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Heather Neal

Snowmageddon 2014 2.0? Be Prepared

By Heather NealPosted January 31, 2014 2:08pm (EST)
Image via Atlanta's WSBTV's Facebook page

Image via Atlanta's WSBTV's Facebook page


The Internet is a great source of information… accurate or otherwise. I follow a couple of news outlets around town (including our own GPB Facebook page). This afternoon on my lunch break, I checked to see if my friends and family had commented on how utterly adorable my son is while playing in the snow (they had not), when I noticed a terrifying image and description to match which declares, “7 inches of snow in Atlanta next weekend?”

That bewildered question mark gave me no solace. Because it’s real. Which is to say, it’s a real possibility on one of the computer models at this time. Meteorologists at Atlanta’s WSBTV do a really good job explaining that this is just a model and that we should not start panicking. For example, it may all be rain. For the record, I don’t know that 7 inches of any form of precipitation in a given day or weekend is safe.

We are not prepared for flooding, I can assure you – should we have an inflatable raft? Maybe. Even after this past week’s snow-turned-ice, we are not prepared for yet more snow. I don’t even own a coat! I layered on a t-shirt, long-sleeved t-shirt, hoodie, jacket, then my husband’s “light” jacket over that in order to play in the snow with our kid, also in layers of pants and shirts and his “heavy coat,” which wouldn’t get us very far north of Georgia in the winter.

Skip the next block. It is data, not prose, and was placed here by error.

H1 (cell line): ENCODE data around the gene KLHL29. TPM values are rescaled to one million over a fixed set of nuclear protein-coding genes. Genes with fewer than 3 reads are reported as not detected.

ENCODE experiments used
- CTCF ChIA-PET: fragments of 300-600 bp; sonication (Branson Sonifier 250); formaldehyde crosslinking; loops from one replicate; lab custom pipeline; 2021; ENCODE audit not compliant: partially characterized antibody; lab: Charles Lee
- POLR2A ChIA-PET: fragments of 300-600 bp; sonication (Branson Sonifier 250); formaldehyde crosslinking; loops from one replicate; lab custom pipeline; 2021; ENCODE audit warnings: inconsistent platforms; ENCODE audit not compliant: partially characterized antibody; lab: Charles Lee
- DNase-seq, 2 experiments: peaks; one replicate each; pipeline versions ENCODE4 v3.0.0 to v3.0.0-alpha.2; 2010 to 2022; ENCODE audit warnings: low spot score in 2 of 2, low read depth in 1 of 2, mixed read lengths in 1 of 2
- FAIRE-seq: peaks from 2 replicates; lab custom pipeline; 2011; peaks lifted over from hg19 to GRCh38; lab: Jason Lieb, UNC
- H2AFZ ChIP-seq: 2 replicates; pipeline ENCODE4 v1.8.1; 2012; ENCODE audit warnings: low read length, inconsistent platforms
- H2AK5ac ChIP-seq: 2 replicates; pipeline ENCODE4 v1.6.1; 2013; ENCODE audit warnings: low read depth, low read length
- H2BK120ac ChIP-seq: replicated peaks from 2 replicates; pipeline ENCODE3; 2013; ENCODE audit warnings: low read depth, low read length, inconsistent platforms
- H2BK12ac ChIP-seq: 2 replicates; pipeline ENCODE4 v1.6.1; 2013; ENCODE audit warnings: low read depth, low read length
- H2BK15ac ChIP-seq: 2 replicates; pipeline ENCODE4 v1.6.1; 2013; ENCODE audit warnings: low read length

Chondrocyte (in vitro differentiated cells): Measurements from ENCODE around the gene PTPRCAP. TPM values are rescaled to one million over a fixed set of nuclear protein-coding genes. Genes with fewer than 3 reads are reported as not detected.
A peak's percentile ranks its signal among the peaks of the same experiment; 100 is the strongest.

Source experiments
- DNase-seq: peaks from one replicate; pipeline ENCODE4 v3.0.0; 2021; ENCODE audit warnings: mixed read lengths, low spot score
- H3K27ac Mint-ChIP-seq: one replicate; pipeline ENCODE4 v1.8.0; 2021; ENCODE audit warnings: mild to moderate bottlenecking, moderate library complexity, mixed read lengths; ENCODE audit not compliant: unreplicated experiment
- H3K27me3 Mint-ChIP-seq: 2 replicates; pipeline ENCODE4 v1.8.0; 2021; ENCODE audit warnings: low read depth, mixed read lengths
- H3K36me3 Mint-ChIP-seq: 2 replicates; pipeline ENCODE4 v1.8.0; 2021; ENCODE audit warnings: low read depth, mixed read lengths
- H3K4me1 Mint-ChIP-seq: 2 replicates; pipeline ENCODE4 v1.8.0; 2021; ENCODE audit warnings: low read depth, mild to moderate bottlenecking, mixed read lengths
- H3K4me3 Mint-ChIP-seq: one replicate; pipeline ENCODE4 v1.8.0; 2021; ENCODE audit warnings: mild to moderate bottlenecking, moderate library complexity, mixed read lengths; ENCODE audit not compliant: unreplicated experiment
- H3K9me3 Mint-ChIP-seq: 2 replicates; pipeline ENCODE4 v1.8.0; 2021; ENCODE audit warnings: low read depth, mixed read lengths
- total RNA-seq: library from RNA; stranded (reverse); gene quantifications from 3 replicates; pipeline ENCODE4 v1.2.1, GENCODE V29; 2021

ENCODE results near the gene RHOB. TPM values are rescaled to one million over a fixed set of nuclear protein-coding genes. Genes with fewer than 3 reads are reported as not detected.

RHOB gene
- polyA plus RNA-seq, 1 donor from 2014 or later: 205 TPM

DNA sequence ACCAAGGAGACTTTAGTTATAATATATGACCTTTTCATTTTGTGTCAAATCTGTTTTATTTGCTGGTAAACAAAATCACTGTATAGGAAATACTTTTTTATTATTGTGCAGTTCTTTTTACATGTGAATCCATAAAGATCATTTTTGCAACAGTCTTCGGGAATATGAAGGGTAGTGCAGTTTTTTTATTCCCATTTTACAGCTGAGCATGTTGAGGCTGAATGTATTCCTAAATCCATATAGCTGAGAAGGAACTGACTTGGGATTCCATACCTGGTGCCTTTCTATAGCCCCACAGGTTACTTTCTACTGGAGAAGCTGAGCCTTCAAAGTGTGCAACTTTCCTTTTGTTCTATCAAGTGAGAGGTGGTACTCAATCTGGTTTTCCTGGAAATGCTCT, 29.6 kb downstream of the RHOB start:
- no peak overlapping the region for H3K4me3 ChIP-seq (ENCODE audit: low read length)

However, that can be changed:

Planning for Emergencies

The CDC’s Emergency Preparedness is a great – if not obvious – place to start.

• Water (1 gallon per person per day)
• Food (stock up on non-perishable items that you eat regularly)
• Medications (this includes prescription and non-prescription meds)
• Tools and Supplies (utility knife, duct tape, battery powered radio, etc.)
• Sanitation and Hygiene (household bleach, soap, towels, etc.)
• Clothing and Bedding (a change of clothes for each family member and blankets)
• Important documents (copies of your driver’s license, passport, and birth certificate to name a few)
• First Aid supplies (although you’re a goner if a zombie bites you, you can use these supplies to treat basic cuts and lacerations that you might get during a tornado or hurricane)

While references to Atlanta’s resemblance to Walking Dead (check out Patrick’s blog if you missed the reference) during Tuesday’s shutdown are (not-yet) very funny to us, there’s something to be said for preparing for a zombie apocalypse.

I don’t always take my own advice in the blogs, but this time it really is different. I’m putting a blanket in the car and will be diligent about keeping a water bottle with me, flashlight, and maybe even spare clothes. At home, I’m going to add some supplies from CDC’s recommended list there to our spare blankets and water. And, you can believe that I’ll be buying boots for the kid and a real coat for me this weekend.

Even if there is no snow next weekend, I don’t want to feel unprepared again. If I manage to overlook something, though, it’s nice to know I’m in a city of good Samaritans who will have my back.

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